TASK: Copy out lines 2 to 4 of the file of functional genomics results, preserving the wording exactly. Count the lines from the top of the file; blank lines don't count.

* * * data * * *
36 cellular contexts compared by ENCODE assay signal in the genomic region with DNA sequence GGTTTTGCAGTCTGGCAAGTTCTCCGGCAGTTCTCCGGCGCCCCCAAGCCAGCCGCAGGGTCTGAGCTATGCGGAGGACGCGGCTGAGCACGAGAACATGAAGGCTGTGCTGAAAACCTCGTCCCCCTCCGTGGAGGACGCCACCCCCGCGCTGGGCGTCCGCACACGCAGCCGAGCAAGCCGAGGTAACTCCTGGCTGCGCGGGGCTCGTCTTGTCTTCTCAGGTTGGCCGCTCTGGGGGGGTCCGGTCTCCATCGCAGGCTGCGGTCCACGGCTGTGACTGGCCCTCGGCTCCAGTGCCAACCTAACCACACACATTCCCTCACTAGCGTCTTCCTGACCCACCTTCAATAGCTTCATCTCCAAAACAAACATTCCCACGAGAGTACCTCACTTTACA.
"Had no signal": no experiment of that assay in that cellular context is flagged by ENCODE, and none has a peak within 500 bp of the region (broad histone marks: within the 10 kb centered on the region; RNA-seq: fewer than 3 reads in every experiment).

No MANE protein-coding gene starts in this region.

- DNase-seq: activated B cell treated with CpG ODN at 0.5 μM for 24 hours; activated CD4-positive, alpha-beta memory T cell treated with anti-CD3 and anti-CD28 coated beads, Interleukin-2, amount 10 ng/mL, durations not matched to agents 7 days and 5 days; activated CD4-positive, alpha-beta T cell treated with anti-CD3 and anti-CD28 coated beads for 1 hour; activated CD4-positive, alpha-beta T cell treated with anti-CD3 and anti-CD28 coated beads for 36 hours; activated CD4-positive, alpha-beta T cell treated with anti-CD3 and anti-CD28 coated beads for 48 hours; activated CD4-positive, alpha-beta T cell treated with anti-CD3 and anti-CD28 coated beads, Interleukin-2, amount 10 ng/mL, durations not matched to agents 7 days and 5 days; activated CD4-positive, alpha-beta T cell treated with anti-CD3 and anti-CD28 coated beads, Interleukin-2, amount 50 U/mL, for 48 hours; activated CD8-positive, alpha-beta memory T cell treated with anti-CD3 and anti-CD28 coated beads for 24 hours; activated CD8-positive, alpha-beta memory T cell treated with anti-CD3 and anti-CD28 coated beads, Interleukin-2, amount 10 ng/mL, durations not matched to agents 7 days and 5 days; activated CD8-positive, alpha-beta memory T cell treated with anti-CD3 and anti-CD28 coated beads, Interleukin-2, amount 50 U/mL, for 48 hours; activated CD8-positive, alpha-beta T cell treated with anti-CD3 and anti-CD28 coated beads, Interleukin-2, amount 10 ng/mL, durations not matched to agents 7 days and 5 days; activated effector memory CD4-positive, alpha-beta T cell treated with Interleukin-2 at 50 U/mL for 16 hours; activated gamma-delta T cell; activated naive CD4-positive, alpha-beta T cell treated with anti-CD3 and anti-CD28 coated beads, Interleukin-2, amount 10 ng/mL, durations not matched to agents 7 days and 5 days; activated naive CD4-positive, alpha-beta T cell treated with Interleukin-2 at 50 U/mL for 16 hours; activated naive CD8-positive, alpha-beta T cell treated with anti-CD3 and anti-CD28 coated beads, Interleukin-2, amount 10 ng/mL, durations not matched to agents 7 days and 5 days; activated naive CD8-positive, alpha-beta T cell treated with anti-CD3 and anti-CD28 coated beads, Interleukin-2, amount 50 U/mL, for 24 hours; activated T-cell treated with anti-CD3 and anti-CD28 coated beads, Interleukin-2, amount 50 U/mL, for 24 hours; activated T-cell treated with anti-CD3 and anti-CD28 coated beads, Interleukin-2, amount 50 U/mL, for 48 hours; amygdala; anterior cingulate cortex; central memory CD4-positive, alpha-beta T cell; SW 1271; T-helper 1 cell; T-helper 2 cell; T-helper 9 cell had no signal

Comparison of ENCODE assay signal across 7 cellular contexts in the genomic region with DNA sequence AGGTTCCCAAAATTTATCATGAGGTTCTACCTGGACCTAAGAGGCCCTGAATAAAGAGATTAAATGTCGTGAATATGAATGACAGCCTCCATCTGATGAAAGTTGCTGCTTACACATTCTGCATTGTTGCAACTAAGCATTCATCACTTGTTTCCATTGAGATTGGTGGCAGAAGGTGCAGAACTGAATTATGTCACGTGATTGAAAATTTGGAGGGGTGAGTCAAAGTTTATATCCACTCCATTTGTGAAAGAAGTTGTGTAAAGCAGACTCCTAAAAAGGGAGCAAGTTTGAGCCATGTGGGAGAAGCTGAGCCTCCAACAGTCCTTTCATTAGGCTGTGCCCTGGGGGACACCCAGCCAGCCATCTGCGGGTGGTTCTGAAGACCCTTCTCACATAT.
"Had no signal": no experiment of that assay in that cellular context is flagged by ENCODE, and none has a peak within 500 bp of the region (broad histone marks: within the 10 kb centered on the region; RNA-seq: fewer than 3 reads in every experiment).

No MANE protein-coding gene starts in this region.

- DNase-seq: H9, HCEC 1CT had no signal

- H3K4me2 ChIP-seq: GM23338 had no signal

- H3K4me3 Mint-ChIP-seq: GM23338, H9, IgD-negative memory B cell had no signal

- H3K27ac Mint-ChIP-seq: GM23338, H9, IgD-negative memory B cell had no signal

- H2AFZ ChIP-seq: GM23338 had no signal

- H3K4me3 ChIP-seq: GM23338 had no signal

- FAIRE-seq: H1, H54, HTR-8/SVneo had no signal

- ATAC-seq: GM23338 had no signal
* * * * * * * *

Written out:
"Had no signal": no experiment of that assay in that cellular context is flagged by ENCODE, and none has a peak within 500 bp of the region (broad histone marks: within the 10 kb centered on the region; RNA-seq: fewer than 3 reads in every experiment).

No MANE protein-coding gene starts in this region.

- DNase-seq: activated B cell treated with CpG ODN at 0.5 μM for 24 hours; activated CD4-positive, alpha-beta memory T cell treated with anti-CD3 and anti-CD28 coated beads, Interleukin-2, amount 10 ng/mL, durations not matched to agents 7 days and 5 days; activated CD4-positive, alpha-beta T cell treated with anti-CD3 and anti-CD28 coated beads for 1 hour; activated CD4-positive, alpha-beta T cell treated with anti-CD3 and anti-CD28 coated beads for 36 hours; activated CD4-positive, alpha-beta T cell treated with anti-CD3 and anti-CD28 coated beads for 48 hours; activated CD4-positive, alpha-beta T cell treated with anti-CD3 and anti-CD28 coated beads, Interleukin-2, amount 10 ng/mL, durations not matched to agents 7 days and 5 days; activated CD4-positive, alpha-beta T cell treated with anti-CD3 and anti-CD28 coated beads, Interleukin-2, amount 50 U/mL, for 48 hours; activated CD8-positive, alpha-beta memory T cell treated with anti-CD3 and anti-CD28 coated beads for 24 hours; activated CD8-positive, alpha-beta memory T cell treated with anti-CD3 and anti-CD28 coated beads, Interleukin-2, amount 10 ng/mL, durations not matched to agents 7 days and 5 days; activated CD8-positive, alpha-beta memory T cell treated with anti-CD3 and anti-CD28 coated beads, Interleukin-2, amount 50 U/mL, for 48 hours; activated CD8-positive, alpha-beta T cell treated with anti-CD3 and anti-CD28 coated beads, Interleukin-2, amount 10 ng/mL, durations not matched to agents 7 days and 5 days; activated effector memory CD4-positive, alpha-beta T cell treated with Interleukin-2 at 50 U/mL for 16 hours; activated gamma-delta T cell; activated naive CD4-positive, alpha-beta T cell treated with anti-CD3 and anti-CD28 coated beads, Interleukin-2, amount 10 ng/mL, durations not matched to agents 7 days and 5 days; activated naive CD4-positive, alpha-beta T cell treated with Interleukin-2 at 50 U/mL for 16 hours; activated naive CD8-positive, alpha-beta T cell treated with anti-CD3 and anti-CD28 coated beads, Interleukin-2, amount 10 ng/mL, durations not matched to agents 7 days and 5 days; activated naive CD8-positive, alpha-beta T cell treated with anti-CD3 and anti-CD28 coated beads, Interleukin-2, amount 50 U/mL, for 24 hours; activated T-cell treated with anti-CD3 and anti-CD28 coated beads, Interleukin-2, amount 50 U/mL, for 24 hours; activated T-cell treated with anti-CD3 and anti-CD28 coated beads, Interleukin-2, amount 50 U/mL, for 48 hours; amygdala; anterior cingulate cortex; central memory CD4-positive, alpha-beta T cell; SW 1271; T-helper 1 cell; T-helper 2 cell; T-helper 9 cell had no signal